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Thelma & Louise - A Tag Team Revisit

"I love how Thelma slips into a swimsuit in the middle of all this -- I imagine most criminals are this bad at being criminals, and it makes complete sense to me she still hasn't quite processed how screwed she and Louise are." -Marsha

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Entries in documentaries (191)

Tuesday
May242016

Review: Weiner

To paraphrase Jean-Luc Godard: if you want your movie to hook an audience, all your story needs is a girl and a smoking gun. In Josh Kriegman and Elyse Steinberg’s queasily absorbing political documentary Weiner, the two smash against one another on the dick pic-riddled smartphone of disgraced former congressman, Anthony Weiner of New York.

Capturing Weiner’s catastrophic 2013 New York City mayoral campaign from within the scrum and beyond the sack, the film scrutinizes the self-obsession of its candidate against his noble political ideals, and the media’s lethal manipulation of the former and abject disinterest in the latter. It is also a thrilling and meticulous account of a campaign staff in free-fall, with the candidate mistaking the whir of escaping air for flight. If D.A. Pennebaker’s The War Room shows us how the machinations of campaign politics successfully operate around pitfalls and personal indiscretions along the trail, Weiner demonstrates how the media can lethally wedge a dildo right between the gears.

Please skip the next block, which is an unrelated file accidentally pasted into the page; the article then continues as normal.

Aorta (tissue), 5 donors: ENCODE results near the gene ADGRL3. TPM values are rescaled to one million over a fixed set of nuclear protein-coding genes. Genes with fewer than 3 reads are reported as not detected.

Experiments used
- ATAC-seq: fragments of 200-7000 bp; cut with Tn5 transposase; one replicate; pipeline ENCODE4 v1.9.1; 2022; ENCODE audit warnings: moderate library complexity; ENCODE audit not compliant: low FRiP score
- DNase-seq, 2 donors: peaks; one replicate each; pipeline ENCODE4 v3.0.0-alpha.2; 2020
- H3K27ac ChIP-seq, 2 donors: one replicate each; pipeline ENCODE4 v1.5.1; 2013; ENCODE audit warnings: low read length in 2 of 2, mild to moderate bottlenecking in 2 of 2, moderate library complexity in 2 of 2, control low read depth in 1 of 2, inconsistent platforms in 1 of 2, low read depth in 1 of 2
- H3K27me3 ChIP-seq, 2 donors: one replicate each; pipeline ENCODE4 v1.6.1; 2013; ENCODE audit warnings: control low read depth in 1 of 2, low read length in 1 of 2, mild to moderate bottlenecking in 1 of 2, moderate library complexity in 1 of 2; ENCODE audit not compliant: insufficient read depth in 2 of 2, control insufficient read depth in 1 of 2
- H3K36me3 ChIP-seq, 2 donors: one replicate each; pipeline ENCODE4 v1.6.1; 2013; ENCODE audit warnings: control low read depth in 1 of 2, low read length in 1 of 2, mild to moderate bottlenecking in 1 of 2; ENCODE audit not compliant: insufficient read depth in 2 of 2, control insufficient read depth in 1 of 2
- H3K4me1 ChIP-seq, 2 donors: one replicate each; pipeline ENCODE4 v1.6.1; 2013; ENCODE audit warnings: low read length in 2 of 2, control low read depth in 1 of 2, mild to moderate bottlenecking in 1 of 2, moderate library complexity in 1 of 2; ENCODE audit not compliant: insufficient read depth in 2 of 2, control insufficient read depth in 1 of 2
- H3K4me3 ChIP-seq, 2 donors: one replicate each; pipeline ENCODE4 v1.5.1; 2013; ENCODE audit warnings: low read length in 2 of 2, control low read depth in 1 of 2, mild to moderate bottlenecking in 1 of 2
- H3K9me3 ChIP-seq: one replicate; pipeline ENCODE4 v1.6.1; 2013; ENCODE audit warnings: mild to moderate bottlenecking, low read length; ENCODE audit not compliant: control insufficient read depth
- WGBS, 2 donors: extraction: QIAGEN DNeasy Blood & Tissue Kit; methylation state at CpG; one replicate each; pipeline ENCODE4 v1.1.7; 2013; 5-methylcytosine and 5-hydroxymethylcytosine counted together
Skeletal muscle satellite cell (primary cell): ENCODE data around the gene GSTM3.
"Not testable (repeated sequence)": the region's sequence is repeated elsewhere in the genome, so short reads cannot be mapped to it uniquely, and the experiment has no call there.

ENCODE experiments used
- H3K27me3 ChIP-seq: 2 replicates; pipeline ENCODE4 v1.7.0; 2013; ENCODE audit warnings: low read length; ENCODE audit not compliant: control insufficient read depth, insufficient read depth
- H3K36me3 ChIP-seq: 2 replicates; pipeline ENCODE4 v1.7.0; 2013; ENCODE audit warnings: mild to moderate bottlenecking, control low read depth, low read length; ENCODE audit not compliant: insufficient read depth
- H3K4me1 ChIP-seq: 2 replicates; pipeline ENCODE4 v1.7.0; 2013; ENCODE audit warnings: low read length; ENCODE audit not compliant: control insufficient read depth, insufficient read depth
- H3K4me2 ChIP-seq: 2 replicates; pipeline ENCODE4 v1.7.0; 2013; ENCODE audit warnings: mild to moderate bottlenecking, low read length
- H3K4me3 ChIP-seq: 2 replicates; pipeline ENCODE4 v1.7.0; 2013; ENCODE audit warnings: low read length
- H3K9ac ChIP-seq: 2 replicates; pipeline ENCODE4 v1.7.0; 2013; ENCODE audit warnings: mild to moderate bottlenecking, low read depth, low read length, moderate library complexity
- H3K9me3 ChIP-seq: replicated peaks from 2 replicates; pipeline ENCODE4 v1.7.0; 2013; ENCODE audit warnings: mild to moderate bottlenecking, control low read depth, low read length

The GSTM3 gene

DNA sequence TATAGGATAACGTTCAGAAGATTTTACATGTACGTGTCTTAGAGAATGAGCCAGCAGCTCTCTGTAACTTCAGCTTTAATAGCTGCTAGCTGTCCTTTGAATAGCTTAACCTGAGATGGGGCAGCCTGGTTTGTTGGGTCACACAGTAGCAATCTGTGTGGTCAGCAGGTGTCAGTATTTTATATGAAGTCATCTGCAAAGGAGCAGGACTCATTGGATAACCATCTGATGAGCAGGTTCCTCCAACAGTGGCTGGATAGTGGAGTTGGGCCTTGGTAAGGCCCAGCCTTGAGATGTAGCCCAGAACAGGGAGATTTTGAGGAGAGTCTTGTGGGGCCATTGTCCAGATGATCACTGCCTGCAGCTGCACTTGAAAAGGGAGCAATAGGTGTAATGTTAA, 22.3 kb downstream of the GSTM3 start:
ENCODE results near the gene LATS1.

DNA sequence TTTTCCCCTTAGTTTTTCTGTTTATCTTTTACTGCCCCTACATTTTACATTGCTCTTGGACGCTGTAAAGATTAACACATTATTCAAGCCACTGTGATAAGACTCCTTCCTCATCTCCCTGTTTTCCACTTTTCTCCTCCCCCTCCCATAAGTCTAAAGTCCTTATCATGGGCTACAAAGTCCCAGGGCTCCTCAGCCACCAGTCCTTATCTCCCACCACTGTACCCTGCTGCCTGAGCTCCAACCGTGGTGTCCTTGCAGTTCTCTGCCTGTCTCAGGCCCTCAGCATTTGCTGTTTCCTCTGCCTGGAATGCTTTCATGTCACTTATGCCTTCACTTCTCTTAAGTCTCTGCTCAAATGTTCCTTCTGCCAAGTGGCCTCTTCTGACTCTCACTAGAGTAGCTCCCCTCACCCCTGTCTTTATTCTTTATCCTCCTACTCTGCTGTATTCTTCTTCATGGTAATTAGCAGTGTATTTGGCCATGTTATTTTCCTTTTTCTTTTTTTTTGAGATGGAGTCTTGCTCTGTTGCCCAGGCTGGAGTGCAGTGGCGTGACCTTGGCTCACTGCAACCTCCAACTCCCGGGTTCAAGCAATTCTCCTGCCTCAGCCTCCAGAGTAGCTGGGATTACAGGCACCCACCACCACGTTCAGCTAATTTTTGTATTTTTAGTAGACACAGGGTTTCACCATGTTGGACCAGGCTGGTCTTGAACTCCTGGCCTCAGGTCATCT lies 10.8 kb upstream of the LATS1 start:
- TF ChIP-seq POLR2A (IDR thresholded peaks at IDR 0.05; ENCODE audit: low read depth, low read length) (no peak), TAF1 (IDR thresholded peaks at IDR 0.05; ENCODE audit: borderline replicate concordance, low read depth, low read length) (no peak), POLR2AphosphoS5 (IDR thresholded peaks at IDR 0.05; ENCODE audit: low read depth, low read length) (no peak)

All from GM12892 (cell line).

More after the jump...

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Tuesday
May242016

Doc Corner: Jia Zhangke Gets a Tribute in 'A Guy from Fenyang'

Glenn here. Each Tuesday we bring you reviews and features on documentaries from theatres, festivals, and on demand. This week we’re looking at Walter Salles' doc about Chinese film giant Jia Zhangke.

In the opening scene of Jia Zhangke’s sublime Mountains May Depart, characters dance to the Pet Shop Boys’ euphoric rendition of “Go West”. The song may have been a demand for a gay utopia, but it is also an apt choice for a movie in which characters slowly shift from rural China to the blue skies and bright lights of Australia. Zhangke’s characters are often caught between two worlds, travelling down a road (literal of metaphorical) to an unknown future and it is these pervading themes that have made him the unofficial cinematic chronicler of modern day China. They are also what makes Jia Zhangke: A Guy from Fenyang such a fitting tribute to the man.

Directed by Walter Salles, A Guy from Fenyang follows the director in intimate fashion as he returns to his hometown as well as prominent filming locations featured across his filmography in movies like Xiao Wu, The World, Platform, Still Life (my personal favourite of his works), and most prominently A Touch of Sin for which this doc was made as a sort of companion piece. [More...]

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Tuesday
May172016

Doc Corner: Revisiting 'Fahrenheit 9/11' and It's Cannes Influence

Glenn here. Each Tuesday we bring you reviews and features on documentaries from theatres, festivals, and on demand. In celebration of not just the Cannes Film Festival, which is underway right now, but also the release of my book Cannes Film Festival: 70 Years out now through Wilkinson Publishing, we're looking at only the second documentary to win the Palme d'Or. The book is a glossy trip through history, looking at the festival's beginnings, the films, the moviestars, the fashions and the controversies. You better believe I convinced my editors on a double-page Nicole Kidman spread!